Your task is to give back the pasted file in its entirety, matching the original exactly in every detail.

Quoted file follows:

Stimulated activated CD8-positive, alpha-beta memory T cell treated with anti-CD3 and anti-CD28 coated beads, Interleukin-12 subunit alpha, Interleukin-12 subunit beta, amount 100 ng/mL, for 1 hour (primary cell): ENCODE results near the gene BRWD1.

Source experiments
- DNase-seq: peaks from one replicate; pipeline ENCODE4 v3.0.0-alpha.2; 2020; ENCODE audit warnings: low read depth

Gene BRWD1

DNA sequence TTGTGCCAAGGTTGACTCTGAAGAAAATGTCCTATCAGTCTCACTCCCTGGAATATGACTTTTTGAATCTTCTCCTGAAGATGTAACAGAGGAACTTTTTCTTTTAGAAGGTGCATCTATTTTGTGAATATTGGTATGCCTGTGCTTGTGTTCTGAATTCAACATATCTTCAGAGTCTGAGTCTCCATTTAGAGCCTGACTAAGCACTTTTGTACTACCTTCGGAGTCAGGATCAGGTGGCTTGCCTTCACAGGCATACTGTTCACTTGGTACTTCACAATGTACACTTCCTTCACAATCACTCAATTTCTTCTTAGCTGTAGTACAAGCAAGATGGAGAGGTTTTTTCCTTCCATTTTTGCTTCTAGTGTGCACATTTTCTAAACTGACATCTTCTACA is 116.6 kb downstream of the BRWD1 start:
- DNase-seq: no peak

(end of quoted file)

Stimulated activated CD8-positive, alpha-beta memory T cell treated with anti-CD3 and anti-CD28 coated beads, Interleukin-12 subunit alpha, Interleukin-12 subunit beta, amount 100 ng/mL, for 1 hour (primary cell): ENCODE results near the gene BRWD1.

Source experiments
- DNase-seq: peaks from one replicate; pipeline ENCODE4 v3.0.0-alpha.2; 2020; ENCODE audit warnings: low read depth

Gene BRWD1

DNA sequence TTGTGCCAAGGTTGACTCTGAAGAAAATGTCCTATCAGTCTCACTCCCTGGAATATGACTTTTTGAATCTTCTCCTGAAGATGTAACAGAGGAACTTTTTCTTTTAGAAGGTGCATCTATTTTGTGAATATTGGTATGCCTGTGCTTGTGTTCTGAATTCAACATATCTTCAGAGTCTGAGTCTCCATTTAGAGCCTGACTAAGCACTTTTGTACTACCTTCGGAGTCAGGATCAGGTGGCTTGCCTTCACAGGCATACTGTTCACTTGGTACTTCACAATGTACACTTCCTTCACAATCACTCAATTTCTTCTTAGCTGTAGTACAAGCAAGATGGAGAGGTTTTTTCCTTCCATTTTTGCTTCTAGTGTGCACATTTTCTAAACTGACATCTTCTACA is 116.6 kb downstream of the BRWD1 start:
- DNase-seq: no peak